In 2006, I conducted a study as part of a University of California Irvine research project titled “Shared Semantic Structures of Automobile Brands Among US Residents,” which created a mental map of brands through word associations.
The study found that consumers consistently and overwhelmingly classified automobile brands by country of origin and perceived luxuriousness.
They often associated European automobile brands with higher luxuriousness. While Asian and American cars both were associated with lower luxuriousness.
This study implied that the brand’s perceived origin strongly affected how people perceived the brand in terms of brand associations.
Consider Apple, one of the most recognizable brands worldwide. Apple isn’t just selling technology products; it’s selling a story of innovation, simplicity, and premium design.
Think about the lines outside Apple stores whenever a new iPhone launches or the hype surrounding their product announcements.
Why do millions of consumers worldwide spend a significant amount on Apple products when cheaper alternatives exist? It’s not just the product specs but also the brand association.
Consumers associate Apple with cutting-edge technology, elegance, and a status symbol. It’s the experience of unboxing a new device, the sleek design, the ecosystem, and even the subtle prestige of owning an Apple product.
Over the years, Apple has built a strong brand association around innovation, reliability, and luxury. This association is so powerful that it often sways consumers’ decisions, prompting them to choose Apple over more economical options.
The underlying sentiment is clear: people aren’t just buying a phone or a laptop; they’re buying into the Apple experience and everything it represents.
The role of brand association in differentiating products/services in a saturated market.
In a marketplace filled with similar voices, distinctive ones catch our attention. Brands with strong associations stand out not just because of their products but also because of the unique value they bring. It’s not about being the loudest but the most genuine and resonant.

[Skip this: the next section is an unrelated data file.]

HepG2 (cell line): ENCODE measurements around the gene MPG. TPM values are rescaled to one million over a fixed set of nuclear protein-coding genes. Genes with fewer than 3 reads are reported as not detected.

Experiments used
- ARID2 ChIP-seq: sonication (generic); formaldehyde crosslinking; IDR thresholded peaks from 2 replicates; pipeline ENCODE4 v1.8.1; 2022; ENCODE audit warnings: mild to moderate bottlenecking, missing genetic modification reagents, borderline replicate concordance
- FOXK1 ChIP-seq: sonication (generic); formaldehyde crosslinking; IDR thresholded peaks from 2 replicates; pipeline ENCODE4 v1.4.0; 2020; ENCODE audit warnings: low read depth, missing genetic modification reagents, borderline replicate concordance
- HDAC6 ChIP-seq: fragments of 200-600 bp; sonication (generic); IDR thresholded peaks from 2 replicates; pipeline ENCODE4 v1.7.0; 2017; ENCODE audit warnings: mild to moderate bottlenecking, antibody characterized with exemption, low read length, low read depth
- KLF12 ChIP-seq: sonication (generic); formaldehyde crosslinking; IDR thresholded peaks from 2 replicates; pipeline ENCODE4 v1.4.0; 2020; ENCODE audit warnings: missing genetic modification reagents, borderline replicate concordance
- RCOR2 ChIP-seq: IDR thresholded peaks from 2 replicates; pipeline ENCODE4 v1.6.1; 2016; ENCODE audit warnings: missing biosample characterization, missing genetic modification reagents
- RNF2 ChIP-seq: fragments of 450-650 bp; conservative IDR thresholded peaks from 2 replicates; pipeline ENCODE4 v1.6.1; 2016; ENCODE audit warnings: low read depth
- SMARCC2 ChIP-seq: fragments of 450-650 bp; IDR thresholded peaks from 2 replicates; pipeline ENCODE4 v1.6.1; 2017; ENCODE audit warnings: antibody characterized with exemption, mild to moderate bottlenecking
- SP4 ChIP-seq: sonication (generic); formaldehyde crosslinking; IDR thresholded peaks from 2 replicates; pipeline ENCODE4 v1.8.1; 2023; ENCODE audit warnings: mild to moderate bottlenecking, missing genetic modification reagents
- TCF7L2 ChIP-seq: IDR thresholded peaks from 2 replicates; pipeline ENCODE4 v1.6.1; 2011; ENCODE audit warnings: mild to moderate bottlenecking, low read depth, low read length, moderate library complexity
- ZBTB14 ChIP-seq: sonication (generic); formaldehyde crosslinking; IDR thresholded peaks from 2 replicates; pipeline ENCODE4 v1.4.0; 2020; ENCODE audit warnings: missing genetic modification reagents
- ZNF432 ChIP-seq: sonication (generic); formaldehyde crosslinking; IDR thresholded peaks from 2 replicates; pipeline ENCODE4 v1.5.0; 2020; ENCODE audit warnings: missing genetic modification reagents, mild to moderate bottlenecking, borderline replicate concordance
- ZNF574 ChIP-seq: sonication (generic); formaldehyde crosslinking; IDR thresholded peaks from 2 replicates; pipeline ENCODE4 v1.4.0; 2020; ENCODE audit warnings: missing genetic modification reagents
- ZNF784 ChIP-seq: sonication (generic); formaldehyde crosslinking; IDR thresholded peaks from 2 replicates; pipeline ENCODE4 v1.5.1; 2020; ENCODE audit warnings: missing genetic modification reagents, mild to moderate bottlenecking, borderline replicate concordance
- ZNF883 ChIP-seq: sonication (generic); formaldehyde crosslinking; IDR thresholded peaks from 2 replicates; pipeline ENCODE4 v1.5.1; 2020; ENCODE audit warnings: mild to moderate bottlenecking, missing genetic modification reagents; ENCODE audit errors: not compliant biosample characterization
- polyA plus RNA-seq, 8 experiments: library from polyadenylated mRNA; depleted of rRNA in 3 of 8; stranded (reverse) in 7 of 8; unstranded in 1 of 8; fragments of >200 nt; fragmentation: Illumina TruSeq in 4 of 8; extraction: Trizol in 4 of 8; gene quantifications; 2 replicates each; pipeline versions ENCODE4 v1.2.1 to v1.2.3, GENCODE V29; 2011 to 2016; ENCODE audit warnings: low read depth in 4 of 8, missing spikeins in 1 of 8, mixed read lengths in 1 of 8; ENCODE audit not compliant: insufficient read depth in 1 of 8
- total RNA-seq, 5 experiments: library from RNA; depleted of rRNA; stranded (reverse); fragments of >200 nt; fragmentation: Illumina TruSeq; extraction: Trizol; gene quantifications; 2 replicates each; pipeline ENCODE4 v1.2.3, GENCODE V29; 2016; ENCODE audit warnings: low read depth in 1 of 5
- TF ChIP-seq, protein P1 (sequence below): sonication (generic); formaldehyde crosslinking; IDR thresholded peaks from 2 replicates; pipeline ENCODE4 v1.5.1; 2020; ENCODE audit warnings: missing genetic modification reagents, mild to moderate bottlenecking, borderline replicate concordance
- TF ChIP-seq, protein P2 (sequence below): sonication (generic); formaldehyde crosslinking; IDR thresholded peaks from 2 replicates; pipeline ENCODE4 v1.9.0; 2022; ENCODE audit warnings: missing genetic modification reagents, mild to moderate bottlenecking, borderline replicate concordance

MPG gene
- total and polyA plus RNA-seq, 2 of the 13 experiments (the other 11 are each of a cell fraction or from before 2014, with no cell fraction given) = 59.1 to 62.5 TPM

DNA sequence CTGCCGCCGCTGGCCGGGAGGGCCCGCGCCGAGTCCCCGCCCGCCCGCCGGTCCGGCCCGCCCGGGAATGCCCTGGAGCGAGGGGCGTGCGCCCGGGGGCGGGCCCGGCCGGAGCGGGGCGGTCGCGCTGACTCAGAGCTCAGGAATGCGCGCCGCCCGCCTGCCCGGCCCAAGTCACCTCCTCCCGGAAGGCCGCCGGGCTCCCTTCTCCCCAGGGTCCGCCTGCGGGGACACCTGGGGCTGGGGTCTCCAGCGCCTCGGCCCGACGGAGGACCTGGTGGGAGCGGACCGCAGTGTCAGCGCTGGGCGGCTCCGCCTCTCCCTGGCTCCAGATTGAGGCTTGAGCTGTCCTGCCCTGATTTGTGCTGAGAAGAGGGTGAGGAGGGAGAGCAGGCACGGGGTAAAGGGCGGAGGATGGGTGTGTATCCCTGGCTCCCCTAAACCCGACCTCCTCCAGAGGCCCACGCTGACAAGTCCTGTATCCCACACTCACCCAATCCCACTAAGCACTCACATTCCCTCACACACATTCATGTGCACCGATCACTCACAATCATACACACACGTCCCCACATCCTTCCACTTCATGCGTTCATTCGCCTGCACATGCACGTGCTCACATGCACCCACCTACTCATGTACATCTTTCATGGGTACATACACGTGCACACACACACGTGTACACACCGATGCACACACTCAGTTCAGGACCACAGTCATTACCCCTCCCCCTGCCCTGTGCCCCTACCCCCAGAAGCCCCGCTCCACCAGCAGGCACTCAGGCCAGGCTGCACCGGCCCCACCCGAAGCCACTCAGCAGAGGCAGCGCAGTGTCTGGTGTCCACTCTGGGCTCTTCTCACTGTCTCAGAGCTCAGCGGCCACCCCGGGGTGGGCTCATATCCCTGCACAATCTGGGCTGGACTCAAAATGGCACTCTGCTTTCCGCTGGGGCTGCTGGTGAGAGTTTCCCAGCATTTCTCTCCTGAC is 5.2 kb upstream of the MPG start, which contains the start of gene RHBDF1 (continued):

When everything seems mostly the same, the brand association helps people filter out most other options, making it easier to pick from a shortlist than a huge list.
Look at the sports footwear industry, with countless brands vying for the spotlight. Amidst this crowd, Nike is probably one of the most inspirational.
It’s not just a shoe; it’s a badge of athleticism, perseverance, and victory.
Their famous slogan, “Just Do It,” isn’t merely about wearing their sneakers but is an encouragement to transcend limits and redefine boundaries.
While competitors focus on the technicalities of their footwear, Nike’s association with determination and success has made them a household name.
For many, buying a pair of Nike shoes isn’t just a purchase; it’s a commitment to personal excellence.
This powerful brand association has allowed them to stand out and be recognized in a competitive market, proving that in the game of branding, it’s the emotional connections that score the most points.
Factors Influencing Brand Association
With all the different aspects of branding, there lies an all-important question we often overlook: “Why?” Why do consumers think and feel a certain way about our brand?
At the heart of this ‘why’ is brand association.
To inspire trust, loyalty, and love for your brand, you must dig deeper and understand the factors that created these associations.
Quality of products/services.
Start with the “why.” The quality of what we offer directly reflects our brand’s purpose and values. When we prioritize excellence, it’s about creating a great product and fulfilling a promise to our consumers.
Quality conveys that we are invested in their needs and desires, developing a lasting trust association.
For instance, consider Toyota. The automobile giant is synonymous with reliability and durability; this didn’t happen accidentally.
They have consistently stressed the importance of quality in their vehicles, with initiatives like the “Toyota Production System,” which focuses on continuous improvement and eliminating waste.
Consumers have, over the years, recognized this commitment. This is clear when we consider how often people talk about how reliable they are and how long they last.
When people buy a Toyota, they’re not just investing in a vehicle; they’re investing in the promise of a car that will stand the test of time.
The brand’s emphasis on quality has cemented its reputation, ensuring that Toyota is often top-of-mind for consumers seeking dependable transportation.
That’s why many taxi and company vehicle fleets choose Toyota, and their resale values are among the best.
Marketing and advertisement campaigns.
Beyond the mere act of promoting our brand, marketing tells our brand’s story. It’s not what we say but “why” we say it that resonates.